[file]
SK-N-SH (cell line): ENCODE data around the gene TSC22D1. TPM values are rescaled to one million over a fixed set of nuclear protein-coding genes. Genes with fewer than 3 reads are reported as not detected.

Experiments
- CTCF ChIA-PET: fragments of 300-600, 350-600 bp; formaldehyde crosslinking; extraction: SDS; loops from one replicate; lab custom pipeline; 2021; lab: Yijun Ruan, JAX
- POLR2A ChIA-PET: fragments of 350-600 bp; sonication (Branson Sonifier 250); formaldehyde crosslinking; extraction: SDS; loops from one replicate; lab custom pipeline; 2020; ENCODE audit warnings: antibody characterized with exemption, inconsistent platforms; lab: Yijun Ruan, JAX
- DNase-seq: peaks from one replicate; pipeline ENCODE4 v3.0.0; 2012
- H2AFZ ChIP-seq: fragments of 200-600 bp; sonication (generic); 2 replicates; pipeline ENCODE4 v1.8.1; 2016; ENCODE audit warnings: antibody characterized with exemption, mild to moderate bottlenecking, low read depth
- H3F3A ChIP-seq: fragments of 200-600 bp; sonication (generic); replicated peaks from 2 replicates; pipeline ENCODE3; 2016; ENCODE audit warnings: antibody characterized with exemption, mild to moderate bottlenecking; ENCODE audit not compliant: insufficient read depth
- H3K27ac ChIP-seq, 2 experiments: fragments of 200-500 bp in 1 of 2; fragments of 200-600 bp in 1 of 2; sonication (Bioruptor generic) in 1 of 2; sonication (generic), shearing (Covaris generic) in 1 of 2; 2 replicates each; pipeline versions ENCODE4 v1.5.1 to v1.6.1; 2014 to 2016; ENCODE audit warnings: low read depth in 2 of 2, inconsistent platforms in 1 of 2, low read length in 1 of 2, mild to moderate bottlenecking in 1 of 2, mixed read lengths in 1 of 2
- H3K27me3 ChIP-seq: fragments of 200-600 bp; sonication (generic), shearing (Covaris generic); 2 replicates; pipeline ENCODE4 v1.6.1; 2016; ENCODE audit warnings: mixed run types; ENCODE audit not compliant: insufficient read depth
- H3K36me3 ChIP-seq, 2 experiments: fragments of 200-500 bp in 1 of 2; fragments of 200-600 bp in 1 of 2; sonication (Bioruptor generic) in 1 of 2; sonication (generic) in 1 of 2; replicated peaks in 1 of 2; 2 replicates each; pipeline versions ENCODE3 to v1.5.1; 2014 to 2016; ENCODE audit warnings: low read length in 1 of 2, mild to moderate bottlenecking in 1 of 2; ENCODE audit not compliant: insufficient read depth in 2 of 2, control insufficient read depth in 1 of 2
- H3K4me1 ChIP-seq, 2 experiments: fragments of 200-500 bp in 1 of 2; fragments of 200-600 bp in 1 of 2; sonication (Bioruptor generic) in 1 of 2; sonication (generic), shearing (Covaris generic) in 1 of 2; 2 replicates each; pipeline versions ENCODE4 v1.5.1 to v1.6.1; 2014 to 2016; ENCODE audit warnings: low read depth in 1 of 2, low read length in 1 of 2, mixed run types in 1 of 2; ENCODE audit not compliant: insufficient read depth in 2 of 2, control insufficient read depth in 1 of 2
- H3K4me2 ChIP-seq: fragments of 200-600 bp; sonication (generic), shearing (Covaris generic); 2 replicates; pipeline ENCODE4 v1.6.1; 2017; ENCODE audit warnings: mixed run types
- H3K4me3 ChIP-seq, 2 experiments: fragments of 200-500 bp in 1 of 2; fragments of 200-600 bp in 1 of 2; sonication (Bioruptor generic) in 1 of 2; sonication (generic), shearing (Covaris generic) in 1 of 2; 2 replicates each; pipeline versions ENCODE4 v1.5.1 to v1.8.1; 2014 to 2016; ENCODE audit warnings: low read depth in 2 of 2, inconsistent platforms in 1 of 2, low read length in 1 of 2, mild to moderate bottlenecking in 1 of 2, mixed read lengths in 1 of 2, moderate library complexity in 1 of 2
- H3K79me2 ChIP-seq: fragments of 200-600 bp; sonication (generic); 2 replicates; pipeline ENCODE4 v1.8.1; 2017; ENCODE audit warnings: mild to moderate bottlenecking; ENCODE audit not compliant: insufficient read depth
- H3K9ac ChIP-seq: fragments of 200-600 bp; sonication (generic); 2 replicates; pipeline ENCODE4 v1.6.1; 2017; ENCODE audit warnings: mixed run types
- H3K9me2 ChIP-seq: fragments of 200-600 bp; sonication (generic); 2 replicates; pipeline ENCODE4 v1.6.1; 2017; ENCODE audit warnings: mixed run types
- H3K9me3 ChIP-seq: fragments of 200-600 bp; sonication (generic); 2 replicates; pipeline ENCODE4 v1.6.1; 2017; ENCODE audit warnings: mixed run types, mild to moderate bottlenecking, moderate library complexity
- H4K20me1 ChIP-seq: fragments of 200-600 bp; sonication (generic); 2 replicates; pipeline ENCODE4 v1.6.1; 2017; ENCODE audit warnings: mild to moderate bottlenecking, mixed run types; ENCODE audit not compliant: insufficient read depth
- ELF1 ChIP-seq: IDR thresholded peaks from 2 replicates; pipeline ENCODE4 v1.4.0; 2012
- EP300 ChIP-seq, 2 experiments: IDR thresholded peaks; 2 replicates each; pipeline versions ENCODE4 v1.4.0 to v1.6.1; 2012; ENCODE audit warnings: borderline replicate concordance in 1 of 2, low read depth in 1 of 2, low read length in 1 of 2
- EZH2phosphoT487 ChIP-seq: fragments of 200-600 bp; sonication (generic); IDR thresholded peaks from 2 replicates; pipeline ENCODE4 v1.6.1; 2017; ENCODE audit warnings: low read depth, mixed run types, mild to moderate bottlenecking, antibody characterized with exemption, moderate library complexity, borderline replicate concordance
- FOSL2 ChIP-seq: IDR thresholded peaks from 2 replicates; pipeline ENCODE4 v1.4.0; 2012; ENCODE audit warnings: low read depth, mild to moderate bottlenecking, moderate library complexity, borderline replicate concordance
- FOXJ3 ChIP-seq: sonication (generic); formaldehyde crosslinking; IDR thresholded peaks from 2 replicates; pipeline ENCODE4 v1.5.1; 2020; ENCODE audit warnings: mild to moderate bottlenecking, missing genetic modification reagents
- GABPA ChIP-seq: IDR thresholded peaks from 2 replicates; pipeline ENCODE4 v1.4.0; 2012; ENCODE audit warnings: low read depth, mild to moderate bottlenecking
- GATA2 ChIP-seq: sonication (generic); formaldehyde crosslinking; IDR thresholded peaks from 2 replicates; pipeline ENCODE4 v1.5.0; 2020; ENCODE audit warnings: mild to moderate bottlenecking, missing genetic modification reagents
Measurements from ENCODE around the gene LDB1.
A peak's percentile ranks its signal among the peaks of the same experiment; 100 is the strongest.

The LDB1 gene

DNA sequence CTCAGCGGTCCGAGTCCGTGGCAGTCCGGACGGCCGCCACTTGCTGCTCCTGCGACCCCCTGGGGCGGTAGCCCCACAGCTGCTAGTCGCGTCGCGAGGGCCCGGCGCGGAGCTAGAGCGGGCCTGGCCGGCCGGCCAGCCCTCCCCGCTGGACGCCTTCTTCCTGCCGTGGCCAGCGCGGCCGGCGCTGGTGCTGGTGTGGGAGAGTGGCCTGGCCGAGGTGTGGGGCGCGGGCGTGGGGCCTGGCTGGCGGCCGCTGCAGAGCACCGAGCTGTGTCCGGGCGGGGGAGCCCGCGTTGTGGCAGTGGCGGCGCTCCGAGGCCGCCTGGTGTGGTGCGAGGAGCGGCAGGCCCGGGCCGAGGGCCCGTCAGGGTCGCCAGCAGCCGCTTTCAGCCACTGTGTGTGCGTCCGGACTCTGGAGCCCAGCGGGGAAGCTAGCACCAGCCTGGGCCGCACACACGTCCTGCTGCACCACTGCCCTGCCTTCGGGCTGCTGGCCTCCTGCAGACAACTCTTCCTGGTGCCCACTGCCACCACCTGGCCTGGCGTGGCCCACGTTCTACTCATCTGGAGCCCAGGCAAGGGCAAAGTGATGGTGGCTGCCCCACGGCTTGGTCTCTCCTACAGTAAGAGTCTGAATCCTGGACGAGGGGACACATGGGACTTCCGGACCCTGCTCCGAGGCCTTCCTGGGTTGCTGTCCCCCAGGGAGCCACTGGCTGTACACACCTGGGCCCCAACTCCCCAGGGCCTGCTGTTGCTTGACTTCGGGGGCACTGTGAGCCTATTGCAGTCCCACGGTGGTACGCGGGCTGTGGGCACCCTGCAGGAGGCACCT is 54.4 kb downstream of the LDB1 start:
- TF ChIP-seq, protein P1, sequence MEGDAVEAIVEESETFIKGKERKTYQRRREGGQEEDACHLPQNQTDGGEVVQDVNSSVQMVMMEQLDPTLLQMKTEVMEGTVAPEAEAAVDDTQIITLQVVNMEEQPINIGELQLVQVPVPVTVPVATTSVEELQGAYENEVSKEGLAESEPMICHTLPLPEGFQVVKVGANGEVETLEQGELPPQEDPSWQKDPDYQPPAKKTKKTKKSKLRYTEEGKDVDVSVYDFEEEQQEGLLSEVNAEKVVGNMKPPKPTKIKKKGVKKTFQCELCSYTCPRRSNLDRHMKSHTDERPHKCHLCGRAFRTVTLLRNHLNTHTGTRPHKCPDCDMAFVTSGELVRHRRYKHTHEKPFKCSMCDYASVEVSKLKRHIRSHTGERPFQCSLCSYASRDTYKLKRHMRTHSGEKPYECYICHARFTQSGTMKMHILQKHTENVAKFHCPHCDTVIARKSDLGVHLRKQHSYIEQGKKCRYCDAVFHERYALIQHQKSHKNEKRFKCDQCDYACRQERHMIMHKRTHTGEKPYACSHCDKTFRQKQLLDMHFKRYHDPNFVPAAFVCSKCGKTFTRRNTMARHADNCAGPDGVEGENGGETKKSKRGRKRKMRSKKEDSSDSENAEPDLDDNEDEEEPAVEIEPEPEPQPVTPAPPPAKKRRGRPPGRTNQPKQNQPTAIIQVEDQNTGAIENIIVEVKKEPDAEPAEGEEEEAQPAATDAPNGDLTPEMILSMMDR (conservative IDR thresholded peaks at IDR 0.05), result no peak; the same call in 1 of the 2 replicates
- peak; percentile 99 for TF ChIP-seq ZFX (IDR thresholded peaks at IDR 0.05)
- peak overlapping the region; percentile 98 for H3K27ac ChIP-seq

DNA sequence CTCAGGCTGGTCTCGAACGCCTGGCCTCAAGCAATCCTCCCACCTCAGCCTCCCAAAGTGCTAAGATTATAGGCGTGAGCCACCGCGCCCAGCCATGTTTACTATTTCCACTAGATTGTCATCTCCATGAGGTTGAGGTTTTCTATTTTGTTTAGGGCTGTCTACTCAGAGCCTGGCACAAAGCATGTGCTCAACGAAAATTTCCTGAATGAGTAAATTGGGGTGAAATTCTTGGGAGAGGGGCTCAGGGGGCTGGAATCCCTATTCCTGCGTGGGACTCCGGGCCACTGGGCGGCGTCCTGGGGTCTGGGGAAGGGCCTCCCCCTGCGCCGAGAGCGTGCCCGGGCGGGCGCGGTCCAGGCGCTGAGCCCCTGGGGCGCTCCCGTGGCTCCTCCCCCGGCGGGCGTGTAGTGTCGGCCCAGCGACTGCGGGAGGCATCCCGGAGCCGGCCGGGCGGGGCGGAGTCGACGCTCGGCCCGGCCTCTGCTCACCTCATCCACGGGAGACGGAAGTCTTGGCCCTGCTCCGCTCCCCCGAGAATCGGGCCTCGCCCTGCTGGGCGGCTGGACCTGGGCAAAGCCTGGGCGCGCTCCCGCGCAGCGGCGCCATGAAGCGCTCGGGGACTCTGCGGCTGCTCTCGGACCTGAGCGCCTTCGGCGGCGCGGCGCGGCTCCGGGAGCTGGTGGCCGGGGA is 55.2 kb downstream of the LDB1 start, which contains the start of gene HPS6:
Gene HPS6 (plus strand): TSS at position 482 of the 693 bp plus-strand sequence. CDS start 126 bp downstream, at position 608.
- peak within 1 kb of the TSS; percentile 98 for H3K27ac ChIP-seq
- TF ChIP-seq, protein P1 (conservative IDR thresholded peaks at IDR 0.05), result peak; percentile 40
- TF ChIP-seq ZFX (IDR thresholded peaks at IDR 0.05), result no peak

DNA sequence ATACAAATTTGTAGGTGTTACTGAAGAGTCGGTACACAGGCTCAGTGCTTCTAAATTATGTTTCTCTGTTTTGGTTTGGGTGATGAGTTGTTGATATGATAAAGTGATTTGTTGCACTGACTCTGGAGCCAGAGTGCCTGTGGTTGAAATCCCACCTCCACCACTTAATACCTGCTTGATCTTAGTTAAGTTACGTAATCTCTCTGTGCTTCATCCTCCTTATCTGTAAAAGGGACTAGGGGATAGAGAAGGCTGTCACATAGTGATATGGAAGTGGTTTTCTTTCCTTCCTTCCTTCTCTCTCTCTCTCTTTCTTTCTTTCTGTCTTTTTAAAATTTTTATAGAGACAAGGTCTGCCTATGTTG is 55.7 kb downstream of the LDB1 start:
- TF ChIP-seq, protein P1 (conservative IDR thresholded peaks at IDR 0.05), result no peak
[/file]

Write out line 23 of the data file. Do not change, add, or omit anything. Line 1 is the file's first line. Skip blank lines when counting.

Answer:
- FOXJ3 ChIP-seq: sonication (generic); formaldehyde crosslinking; IDR thresholded peaks from 2 replicates; pipeline ENCODE4 v1.5.1; 2020; ENCODE audit warnings: mild to moderate bottlenecking, missing genetic modification reagents